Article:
34. Forgotten: The Second Anniversary Of A Guantánamo Suicide by Andy Worthington « Dandelion Salad says...

    [...] are likely to follow), and with each passing day it becomes more apparent that President Obama’s promise to close Guantánamo within a year will only be achieved if a solution can be reached regarding the Yemeni [...]

  35. A Child At Guantánamo: The Unending Torment of Mohamed Jawad by Andy Worthington « Dandelion Salad says...

    [...] military review boards (many of whom are now having their cases appraised yet again, this time by the Obama administration’s inter-departmental review), the 25 prisoners cleared for release by US courts (including the Uighurs and former child [...]

  36. A Broken Circus: Guantánamo Trials Convene For One Day Of Chaos by Andy Worthington « Dandelion Salad says...

    [...] President Obama is serious about ever closing Guantánamo, and bringing justice to any of the 239 men still held there, the chaotic events on Monday, in the [...]

  37. Out Of Guantánamo: African Embassy Bombing Suspect To Be Tried In US Court by Andy Worthington « Dandelion Salad says...

    [...] a thorough review of his case that was conducted by the interagency Guantánamo Review Task Force established by Barack Obama on his second day in [...]

  38. The Last Iraqi In Guantánamo, Cleared Six Years Ago, Returns Home by Andy Worthington « Dandelion Salad says...

    [...] been cleared for release by the Obama administration’s inter-departmental task force, which is reviewing the cases of all the remaining prisoners, and he added that his release from Guantánamo “occurred as [...]

  39. Obama’s Confusion Over Guantánamo Terror Trials by Andy Worthington « Dandelion Salad says...

    [...] Barack Obama has struggled to make as decisive a point as he did on that first day, when he pledged to close Guantánamo within a year, to ban the use of torture, and to ensure that the US military abided by the Geneva [...]

  40. Andy Worthington Discusses Guantánamo on Democracy Now! « Dandelion Salad says...

    [...] President Obama has failed to seize the initiative on Guantánamo, despite sweeping into office and promising to close the prison within a year, and it would, indeed, be hard to find a story that demonstrated the Bush [...]

  41. Guantánamo: Charge Or Release Prisoners, Say No To Indefinite Detention by Andy Worthington « Dandelion Salad says...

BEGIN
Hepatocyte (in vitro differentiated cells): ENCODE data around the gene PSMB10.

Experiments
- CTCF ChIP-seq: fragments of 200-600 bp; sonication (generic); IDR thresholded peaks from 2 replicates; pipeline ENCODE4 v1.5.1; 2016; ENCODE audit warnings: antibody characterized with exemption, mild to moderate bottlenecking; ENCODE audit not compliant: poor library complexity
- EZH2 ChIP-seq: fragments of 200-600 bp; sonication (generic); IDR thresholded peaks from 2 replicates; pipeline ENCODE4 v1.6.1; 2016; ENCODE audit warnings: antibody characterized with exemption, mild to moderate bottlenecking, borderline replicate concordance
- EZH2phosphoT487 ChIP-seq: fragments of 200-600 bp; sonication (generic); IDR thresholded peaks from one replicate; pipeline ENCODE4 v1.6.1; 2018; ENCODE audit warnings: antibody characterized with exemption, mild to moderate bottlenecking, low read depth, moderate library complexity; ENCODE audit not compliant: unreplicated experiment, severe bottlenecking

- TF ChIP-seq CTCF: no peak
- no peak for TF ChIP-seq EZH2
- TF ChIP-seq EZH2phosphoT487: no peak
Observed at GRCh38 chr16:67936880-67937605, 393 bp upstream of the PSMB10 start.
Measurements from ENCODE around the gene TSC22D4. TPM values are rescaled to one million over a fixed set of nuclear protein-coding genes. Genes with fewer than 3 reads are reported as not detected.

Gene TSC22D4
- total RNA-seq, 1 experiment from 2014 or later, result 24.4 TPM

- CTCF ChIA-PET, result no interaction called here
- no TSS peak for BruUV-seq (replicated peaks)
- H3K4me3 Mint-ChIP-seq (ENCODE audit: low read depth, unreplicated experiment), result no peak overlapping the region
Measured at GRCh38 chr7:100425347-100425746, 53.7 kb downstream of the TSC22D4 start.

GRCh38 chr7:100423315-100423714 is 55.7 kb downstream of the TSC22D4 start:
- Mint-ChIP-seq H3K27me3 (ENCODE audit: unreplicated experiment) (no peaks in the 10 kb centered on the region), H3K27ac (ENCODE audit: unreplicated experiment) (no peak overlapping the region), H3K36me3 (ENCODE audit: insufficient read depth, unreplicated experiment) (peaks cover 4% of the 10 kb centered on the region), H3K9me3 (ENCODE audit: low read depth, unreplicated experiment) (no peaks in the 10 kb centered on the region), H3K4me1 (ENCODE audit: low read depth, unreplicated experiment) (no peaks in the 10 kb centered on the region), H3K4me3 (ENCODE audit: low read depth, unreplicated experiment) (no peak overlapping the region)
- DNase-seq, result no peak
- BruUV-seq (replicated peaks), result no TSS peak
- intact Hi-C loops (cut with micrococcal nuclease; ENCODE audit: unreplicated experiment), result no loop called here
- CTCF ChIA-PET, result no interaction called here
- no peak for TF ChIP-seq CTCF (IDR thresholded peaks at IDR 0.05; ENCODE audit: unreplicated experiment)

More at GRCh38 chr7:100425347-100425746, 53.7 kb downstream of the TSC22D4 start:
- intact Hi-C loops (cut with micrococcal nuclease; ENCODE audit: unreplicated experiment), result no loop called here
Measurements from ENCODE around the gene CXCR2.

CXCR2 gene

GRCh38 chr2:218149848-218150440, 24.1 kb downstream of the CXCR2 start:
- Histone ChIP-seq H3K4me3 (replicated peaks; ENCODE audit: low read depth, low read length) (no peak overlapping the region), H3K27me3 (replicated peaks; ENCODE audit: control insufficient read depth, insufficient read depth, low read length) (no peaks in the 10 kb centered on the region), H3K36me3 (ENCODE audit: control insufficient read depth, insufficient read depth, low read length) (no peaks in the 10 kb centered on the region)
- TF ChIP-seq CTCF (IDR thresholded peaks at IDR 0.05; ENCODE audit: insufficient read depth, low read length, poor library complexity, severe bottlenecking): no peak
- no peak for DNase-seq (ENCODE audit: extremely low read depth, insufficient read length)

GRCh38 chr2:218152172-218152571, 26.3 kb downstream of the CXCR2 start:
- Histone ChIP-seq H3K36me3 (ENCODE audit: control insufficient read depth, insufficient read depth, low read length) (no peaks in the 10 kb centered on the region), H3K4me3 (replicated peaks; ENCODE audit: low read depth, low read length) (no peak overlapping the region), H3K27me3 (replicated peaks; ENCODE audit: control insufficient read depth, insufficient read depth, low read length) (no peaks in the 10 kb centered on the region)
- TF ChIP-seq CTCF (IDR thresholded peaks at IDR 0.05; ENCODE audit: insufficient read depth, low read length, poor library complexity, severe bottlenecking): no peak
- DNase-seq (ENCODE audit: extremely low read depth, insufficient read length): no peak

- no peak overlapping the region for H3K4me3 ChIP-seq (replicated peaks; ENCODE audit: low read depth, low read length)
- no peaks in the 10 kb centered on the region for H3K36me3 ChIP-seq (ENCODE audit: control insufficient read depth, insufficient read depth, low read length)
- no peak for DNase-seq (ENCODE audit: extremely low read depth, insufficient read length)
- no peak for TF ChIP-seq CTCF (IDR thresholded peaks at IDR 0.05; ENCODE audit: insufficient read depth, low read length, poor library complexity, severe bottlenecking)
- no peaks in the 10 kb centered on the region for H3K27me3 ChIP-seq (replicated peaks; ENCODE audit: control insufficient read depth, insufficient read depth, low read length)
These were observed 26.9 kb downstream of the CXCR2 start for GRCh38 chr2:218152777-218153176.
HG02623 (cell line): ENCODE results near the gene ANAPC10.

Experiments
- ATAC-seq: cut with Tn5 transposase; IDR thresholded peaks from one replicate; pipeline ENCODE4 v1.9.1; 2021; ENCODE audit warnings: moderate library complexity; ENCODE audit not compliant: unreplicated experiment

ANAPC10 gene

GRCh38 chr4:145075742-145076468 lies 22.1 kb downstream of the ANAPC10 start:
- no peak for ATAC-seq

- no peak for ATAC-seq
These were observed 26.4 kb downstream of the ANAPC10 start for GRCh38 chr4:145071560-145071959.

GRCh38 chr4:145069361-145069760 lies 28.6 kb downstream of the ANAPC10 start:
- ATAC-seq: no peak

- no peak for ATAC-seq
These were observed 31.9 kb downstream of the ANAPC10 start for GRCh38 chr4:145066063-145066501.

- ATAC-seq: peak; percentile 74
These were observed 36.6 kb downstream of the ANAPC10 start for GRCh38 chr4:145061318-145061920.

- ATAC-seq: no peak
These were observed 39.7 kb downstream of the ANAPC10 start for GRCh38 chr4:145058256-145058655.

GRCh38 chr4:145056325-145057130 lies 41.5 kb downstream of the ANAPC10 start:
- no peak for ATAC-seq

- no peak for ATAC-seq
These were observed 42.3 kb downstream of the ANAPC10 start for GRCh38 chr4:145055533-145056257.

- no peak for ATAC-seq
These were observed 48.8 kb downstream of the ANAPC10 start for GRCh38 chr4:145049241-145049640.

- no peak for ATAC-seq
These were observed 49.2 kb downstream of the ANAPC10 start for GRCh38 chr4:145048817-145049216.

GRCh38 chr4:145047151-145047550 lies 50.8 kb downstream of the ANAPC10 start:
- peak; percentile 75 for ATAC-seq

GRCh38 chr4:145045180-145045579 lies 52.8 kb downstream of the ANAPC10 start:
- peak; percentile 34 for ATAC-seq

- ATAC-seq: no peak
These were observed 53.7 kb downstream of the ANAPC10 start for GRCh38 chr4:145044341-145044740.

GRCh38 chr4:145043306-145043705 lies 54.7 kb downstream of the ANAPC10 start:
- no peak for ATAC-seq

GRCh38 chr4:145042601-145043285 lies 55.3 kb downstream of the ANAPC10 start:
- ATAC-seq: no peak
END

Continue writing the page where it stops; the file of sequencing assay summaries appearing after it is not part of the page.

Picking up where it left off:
[...] when the administration’s inter-departmental Guantánamo Task Force is scheduled to complete its review of all the Guantánamo cases, and an unnamed official telling AFP that “no such draft order existed, though internal [...]

  42. Judge Rules That Afghan “Rendered” To Bagram In 2002 Has No Rights by Andy Worthington « Dandelion Salad says...

    [...] one of his first acts as President, Obama signed a number of Executive Orders, in which he promised to close Guantánamo within a year and to ban torture, and established that [...]

  43. Will Eric Holder Be The Anti-Torture Hero? by Andy Worthington « Dandelion Salad says...

    [...] the decisions about the prisoners that are being made by the administration’s inter-departmental Guantánamo Task Force, and to prevent DoJ lawyers from pursuing worthless habeas corpus cases in the District Courts. In [...]

  44. Obama And The Deadline For Closing Guantánamo: It’s Worse Than You Think by Andy Worthington « Dandelion Salad says...

    [...] the Obama administration’s Detention Policy Task Force, established by Executive Order on the President’s second day in office, conceded last week that it would miss its six-month [...]

  45. Obama And The Deadline For Closing Guantánamo: It’s Worse Than You Think « Dr Nasir Khan says...

    [...] the Obama administration’s Detention Policy Task Force, established by Executive Order on the President’s second day in office, conceded last week that it would miss its six-month [...]

  46. Guantánamo As Hotel California: You Can Check Out Any Time You Like, But You Can Never Leave by Andy Worthington « Dandelion Salad says...

    [...] for release, after their cases were reviewed by the inter-departmental Detention Policy Task Force (established by Executive Order on Obama’s second day in office), which, as ABC News explained, has, for the last six months, [...]

  47. Guantánamo And The Courts (Part Two): Obama’s Shame by Andy Worthington « Dandelion Salad says...

    [...] his second day in office, President Obama issued a number of Executive Orders, which appeared to tackle the worst excesses of the Bush administration’s “War on Terror,” [...]

  48. Bagram Isn’t The New Guantánamo, It’s The Old Guantánamo by Andy Worthington « Dandelion Salad says...

    [...] As I explained in an article in June: In one of his first acts as President, Obama signed a number of Executive Orders, in which he promised to close Guantánamo within a year and to ban torture, and established that [...]

  49. No Escape From Guantánamo: The Latest Habeas Rulings by Andy Worthington « Dandelion Salad says...

    [...] rulings were allowing justice to be seen to be done, unlike the secretive interagency Task Force established by Barack Obama on his second day in office, whose deliberations are, sadly, as inscrutable as those of Obama’s [...]

  50. 75 Guantánamo Prisoners Cleared For Release; 31 Could Leave Today by Andy Worthington « Dandelion Salad says...

    [...] actually lies with lawmakers and with other officials in the Obama administration. After the President issued executive orders on his second day in office, which included the Guantánamo deadline, the administration then [...]

  51. Lawyer Blasts “Congressional Depravity” On Guantánamo by Andy Worthington « Dandelion Salad says...